Based on the available research, take 300 to 600 milligrams (mg) of valerian root 30 minutes to two hours before bedtime. This is best for insomnia or sleeps trouble. For tea, soak 2 to 3 grams of dried herbal valerian root in 1 cup of hot water for 10 to 15 minutes.
Valerian root seems to work best after taking it regularly for two or more weeks. Don’t take valerian root for more than a month without talking to your doctor.
The recommended dosage for anxiety
For anxiety, take 120 to 200 mg, three times per day. Your last dose of valerian root should be right before bedtime.
The recommended dosage for anxiety is generally lower than the dosage for insomnia. This is because taking high doses of valerian root during the day can lead to daytime sleepiness.
If you’re sleepy during the day, it might make it difficult for you to participate in your usual daytime activities.
For most individuals, valerian is a very safe supplement with no side effects. Fresh valerian root typically has no smell but dried valerian root can have a very potent and unpleasant aroma. There have been no documented cases of any drug interaction with valerian supplements. For some individuals, valerian can cause sudden nervousness, racing heart rate, and restlessness. There is some evidence that some cases of prolonged use of valerian resulted in withdrawal symptoms.
As it is a calmative, people who take valerian should not drive, operate heavy machinery, or engage in the activity, which requires alertness.
Women who are pregnant or nursing should not take valerian, as the scientific community has not adequately studied its effects on infants and the fetus. Young children should also refrain from taking valerian supplements, as there have not been many studies on its effects.
Valerian root has very few side effects and is proven to help treat insomnia, anxiety, and to calm the body. Because valerian is inexpensive and so accessible, many people can use it as the first line of treatment for their conditions. It does not leave you with a cloudy, foggy feeling when used as a sleep aid and does not contain the potentially harmful side effects of prescription medications.
Who shouldn’t take valerian root?
Although valerian root is generally considered safe, the following people shouldn’t take it:
- Women who are pregnant or nursing: The risk to the developing baby hasn’t been evaluated, though a study in rats determined that valerian root most likely doesn’t affect the developing baby.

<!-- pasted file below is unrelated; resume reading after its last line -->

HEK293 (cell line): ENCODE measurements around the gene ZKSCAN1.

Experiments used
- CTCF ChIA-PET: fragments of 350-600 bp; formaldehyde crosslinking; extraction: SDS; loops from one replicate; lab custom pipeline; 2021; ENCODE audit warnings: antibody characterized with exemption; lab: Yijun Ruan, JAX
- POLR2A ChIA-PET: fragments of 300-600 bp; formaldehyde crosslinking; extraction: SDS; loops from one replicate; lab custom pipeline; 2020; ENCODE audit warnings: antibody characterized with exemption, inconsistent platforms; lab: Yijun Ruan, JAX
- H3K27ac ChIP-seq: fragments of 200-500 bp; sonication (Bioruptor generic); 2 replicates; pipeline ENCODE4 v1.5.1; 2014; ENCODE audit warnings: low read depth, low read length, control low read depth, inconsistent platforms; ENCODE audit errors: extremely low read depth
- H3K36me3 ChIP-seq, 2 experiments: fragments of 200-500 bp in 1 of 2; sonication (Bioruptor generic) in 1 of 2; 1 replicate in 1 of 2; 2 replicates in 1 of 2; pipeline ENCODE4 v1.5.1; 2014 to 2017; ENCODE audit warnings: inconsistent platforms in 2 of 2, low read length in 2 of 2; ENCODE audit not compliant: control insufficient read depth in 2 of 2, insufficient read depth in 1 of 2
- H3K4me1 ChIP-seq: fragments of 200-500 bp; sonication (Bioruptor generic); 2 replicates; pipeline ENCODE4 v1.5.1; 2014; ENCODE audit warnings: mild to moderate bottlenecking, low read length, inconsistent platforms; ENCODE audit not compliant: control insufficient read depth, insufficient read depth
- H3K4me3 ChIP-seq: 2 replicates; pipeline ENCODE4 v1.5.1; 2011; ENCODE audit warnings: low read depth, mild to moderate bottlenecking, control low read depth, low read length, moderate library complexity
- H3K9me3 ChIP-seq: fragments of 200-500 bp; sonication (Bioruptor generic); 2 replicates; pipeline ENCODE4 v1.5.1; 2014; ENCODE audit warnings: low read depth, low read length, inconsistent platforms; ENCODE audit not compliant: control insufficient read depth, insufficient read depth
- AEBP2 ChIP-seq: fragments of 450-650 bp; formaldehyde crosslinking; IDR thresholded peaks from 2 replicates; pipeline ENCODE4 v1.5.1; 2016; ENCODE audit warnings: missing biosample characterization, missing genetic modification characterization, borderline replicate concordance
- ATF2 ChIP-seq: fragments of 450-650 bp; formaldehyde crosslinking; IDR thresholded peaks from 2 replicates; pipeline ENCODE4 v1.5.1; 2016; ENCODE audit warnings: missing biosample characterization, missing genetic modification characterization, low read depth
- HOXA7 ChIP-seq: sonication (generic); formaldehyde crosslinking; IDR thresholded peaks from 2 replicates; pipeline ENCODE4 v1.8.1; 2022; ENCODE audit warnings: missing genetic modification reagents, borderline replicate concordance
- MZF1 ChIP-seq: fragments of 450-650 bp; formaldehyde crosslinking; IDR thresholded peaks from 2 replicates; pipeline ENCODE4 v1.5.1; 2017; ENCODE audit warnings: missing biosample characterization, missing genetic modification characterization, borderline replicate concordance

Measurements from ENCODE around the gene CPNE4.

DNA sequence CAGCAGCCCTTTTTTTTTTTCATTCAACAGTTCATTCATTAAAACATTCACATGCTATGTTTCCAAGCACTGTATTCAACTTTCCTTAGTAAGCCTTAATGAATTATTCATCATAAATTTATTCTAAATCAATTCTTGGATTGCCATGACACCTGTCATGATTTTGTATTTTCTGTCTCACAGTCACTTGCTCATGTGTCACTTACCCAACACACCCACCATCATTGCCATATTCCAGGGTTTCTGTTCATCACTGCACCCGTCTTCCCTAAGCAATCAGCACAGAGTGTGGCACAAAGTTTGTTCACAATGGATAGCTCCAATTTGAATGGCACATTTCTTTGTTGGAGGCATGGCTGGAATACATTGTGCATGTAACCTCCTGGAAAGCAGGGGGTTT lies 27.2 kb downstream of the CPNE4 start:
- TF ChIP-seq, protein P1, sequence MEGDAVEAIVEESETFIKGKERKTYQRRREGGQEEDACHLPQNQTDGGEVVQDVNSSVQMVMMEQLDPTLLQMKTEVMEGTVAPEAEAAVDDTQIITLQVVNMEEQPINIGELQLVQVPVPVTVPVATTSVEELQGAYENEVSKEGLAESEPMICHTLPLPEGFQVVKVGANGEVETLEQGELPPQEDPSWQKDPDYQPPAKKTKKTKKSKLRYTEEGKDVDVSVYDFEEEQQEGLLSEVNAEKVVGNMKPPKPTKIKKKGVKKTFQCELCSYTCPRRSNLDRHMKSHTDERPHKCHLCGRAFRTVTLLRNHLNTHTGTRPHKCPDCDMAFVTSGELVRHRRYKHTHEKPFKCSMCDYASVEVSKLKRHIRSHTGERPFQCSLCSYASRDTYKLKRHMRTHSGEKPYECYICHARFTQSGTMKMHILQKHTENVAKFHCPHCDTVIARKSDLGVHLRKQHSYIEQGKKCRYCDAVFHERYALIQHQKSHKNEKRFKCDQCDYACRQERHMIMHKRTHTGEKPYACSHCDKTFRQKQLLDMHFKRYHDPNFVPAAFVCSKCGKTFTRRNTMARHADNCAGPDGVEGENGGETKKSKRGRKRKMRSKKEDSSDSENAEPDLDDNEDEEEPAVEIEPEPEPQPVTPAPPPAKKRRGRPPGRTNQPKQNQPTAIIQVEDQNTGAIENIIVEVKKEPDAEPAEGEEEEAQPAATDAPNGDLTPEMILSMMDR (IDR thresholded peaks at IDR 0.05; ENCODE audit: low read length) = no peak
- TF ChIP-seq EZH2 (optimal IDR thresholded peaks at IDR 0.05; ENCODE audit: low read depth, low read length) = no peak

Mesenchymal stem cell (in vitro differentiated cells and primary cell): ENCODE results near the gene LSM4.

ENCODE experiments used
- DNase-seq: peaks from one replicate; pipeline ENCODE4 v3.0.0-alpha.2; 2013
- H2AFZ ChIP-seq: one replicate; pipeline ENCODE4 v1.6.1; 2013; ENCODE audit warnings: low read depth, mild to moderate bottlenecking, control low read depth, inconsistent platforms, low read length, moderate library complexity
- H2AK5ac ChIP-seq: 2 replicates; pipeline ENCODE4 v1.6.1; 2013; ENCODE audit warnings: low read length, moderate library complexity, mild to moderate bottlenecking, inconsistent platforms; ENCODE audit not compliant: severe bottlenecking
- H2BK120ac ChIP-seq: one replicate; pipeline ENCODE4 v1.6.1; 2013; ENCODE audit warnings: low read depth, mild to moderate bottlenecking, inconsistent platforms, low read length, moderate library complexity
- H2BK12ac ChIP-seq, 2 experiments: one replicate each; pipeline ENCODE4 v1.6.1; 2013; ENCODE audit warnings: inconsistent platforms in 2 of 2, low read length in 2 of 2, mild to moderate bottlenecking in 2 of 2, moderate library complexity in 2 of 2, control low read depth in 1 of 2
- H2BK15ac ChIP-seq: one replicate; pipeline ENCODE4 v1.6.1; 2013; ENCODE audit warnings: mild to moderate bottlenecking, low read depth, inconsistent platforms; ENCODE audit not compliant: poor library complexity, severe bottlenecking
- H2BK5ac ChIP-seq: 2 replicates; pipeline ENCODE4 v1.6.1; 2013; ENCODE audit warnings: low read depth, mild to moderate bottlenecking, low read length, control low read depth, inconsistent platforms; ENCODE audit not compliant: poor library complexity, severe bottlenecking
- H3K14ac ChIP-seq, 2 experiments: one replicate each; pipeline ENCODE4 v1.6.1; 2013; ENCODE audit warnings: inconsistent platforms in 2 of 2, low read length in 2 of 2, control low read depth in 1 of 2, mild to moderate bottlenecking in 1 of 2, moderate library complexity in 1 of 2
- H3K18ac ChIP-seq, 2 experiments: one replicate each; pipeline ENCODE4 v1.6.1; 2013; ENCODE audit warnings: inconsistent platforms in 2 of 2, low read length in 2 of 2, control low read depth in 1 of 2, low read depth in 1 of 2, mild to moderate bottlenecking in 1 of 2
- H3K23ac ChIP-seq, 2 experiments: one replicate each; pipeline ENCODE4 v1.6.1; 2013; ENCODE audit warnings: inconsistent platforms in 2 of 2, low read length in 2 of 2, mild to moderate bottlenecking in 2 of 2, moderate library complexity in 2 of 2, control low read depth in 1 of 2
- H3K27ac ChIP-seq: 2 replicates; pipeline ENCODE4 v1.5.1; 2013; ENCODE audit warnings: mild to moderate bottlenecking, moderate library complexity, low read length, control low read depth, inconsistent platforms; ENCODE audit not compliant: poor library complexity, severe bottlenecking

- Children younger than 3 years of age: The safety of valerian root hasn’t been tested in children under 3.
Don’t combine valerian root with alcohol, other sleep aids, or antidepressants. Also avoid combining it with sedative drugs, such as barbiturates (e.g., morphine, propofol) and benzodiazepines (e.g., Xanax, Valium, Ativan). Valerian root also has a sedative effect, and the effect can be addictive.
If you’re taking any medications, ask your doctor if it’s safe to take valerian root. Valerian root may also increase the effects of anesthesia. If you’re planning to have a surgery, inform your doctor and anesthesiologist that you’re taking valerian root.
- Alcohol interacts with VALERIANAlcohol can cause sleepiness and drowsiness. Valerian might also cause sleepiness and drowsiness. Taking large amounts of valerian along with alcohol might cause too much sleepiness.
- Alprazolam (Xanax) interacts with VALERIANValerian can decrease how quickly the liver breaks down alprazolam. Taking valerian with alprazolam might increase the effects and side effects of alprazolam such as drowsiness.
- Sedative medications (Benzodiazepines) interacts with VALERIANValerian might cause sleepiness and drowsiness. Drugs that cause sleepiness and drowsiness are called sedatives. Taking valerian along with sedative medications might cause too much sleepiness. Some of these sedative medications include alprazolam (Xanax), clonazepam (Klonopin), diazepam (Valium), lorazepam (Ativan), midazolam (Versed), temazepam (Restoril), triazolam (Halcion), and others.
- Sedative medications (CNS depressants) interacts with VALERIANValerian might cause sleepiness and drowsiness. Medications that cause sleepiness are called sedatives. Taking valerian along with sedative medications might cause too much sleepiness. Taking valerian along with sedative medications used in surgery might cause prolonged sedation. Some sedative medications include pentobarbital (Nembutal), phenobarbital (Luminal), secobarbital (Seconal), thiopental (Pentothal), fentanyl (Duragesic, Sublimaze), morphine, propofol (Diprivan), and others.
- Medications changed by the liver (Cytochrome P450 3A4 (CYP3A4) substrates) interacts with VALERIANSome medications are changed and broken down by the liver. Valerian might decrease how quickly the liver breaks down some medications. Taking valerian along with some medications that are broken down by the liver can increase the effects and side effects of some medications. Before taking valerian, talk to your healthcare provider if you are taking any medications that are changed by the liver. Some medications changed by the liver include lovastatin (Mevacor), ketoconazole (Nizoral), itraconazole (Sporanox), fexofenadine (Allegra), triazolam (Halcion), and many others.
Powdered valerian root is available in capsule and tablet form, as well as a tea. You can purchase valerian root easily online or in drugstores.
Be sure to read the product labels and directions before taking valerian root. Some products contain dosages of valerian root that are higher than the above-recommended amounts. Keep in mind, though, that there is no standard dose of valerian root.
While still safe, it’s unclear whether higher doses are necessary to produce an effect. One study found that taking 900 mg of valerian root at night can actually increase sleepiness and lead to a “hangover effect” the next morning. Ask your doctor if you’re unsure about the dose you should be taking.
Valerian root can make you drowsy. Don’t drive or operate heavy machinery after taking valerian root. The best time to take valerian root for sleep is right before bedtime.
Herbal remedies or medications aren’t always the answer to sleep problems and anxiety. See your doctor if your insomnia, anxiety/nervousness, or stress persists. You might have an underlying condition, like sleep apnea, or a psychological disorder, which requires evaluation.